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Quarq introduces new $799 RIKEN AL power meter

SRAM-Quarq-RIKEN-AL-Front

Overview:

Just another day in April 2015 – whereby power meter companies continue to drop the hammer in the battle for your bucks.  Today SRAM’s Quarq has announced their lowest cost entrant to date, the $799 Quarq RIKEN AL.  This unit contains a virtually identical power meter spider to that of their existing Quarq RIKEN R, with the change being that the crank arms are now offered in aluminum as opposed to the carbon cranks that’s bundled with the RIKEN R.

The Quarq RIKEN lineup is a crank-spider based power meter that captures both legs worth of power (left and right), though it does not capture individual left/right leg metrics.  Given it captures your full power, it’s a more appealing…and accurate…option than a left-only power meter (i.e. Stages, Vector S/2S, ROTOR LT/INpower, etc…).

Like other Quarq units it’ll broadcast your full power and cadence over ANT+.  It also contains their 10K temperature compensation system that they started rolling out about a year ago.  Cadence will come from the accelerometer within the unit, though like all Quarq units you can still use a magnet if you prefer.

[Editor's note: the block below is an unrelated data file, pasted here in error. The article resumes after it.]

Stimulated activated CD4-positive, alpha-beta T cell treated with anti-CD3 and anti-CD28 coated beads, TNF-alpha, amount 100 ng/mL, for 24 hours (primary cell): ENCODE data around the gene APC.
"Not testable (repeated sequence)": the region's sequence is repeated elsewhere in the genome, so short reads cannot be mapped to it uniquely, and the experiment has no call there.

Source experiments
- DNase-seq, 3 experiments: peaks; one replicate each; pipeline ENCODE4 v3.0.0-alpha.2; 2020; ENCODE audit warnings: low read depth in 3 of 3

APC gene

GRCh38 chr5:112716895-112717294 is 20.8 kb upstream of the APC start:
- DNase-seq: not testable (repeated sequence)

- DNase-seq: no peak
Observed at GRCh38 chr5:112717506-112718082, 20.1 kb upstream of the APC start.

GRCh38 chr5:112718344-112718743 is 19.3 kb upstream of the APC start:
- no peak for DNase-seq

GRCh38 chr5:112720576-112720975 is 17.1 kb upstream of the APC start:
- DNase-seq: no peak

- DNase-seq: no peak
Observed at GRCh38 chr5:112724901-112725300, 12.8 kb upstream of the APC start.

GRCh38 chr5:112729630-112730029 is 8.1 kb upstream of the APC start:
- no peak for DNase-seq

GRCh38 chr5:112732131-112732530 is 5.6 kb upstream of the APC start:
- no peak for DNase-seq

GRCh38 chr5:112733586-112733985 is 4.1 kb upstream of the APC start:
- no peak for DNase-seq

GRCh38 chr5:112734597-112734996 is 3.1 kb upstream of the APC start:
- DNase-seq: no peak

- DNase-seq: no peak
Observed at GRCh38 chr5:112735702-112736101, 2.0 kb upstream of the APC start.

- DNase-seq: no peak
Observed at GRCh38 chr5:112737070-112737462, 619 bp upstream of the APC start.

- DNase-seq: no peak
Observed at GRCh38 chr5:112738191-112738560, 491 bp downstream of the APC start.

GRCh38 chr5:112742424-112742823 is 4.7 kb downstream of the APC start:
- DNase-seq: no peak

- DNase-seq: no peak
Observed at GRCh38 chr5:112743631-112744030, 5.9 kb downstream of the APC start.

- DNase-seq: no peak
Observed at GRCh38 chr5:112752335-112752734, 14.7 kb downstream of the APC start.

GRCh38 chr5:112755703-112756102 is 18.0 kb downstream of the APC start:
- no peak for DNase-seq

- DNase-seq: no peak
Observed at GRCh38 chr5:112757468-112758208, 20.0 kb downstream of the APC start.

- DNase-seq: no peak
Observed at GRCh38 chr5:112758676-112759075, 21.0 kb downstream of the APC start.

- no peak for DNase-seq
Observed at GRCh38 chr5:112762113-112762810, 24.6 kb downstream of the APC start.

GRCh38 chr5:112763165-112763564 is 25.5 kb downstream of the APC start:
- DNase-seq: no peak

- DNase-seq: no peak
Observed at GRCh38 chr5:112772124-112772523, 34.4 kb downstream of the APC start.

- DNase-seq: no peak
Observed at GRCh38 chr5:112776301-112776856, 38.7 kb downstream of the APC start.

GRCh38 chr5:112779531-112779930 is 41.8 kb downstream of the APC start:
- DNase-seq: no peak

The Details:

The new Quarq RIKEN AL contains forged aluminum crank arms at the base price, but you can also purchase it with chain rings added, such as seen below:

SRAM-Quarq-RIKEN-AL-WITH-CHAINRINGS

Looking at the exterior, they’re very similar. Obviously below you can see see the crank arms are slightly different, but that’s of course because they’re different crank arm models, with one being aluminum versus carbon.

SRAM-Quarq-RIKEN-AL-AND-R-SIDE

There are some very minor styling differences that you can see on the spider design, but again, it’s basically the same.

SRAM-Quarq-RIKEN-AL-and-R

And again, no difference in terms of height there, but of course the unit is heavier with the aluminum crank arms: 659g (RIKEN R) versus 818g (RIKEN AL)

SRAM-Quarq-RIKEN-AL-and-R-Profiles

Configuration Options:

The RIKEN AL is available in the following configurations:

Arm Lengths: 165mm, 170mm, 172.5mm, 175mm
BCD: 110BCD (immediately), 130BCD (July 2015)
Bottom Bracket Support: GXP, PressFit GXP, BB30, PressFit 30, BBright (Update: BBRight owners should use the GXP version with a separate adapter)

Pricing-wise, the levels are: GXP: $799/€799/£639, BB30: $829/€829/£659

As noted above, the 110BCD’s are available now, whereas the 130BCD’s are coming in July.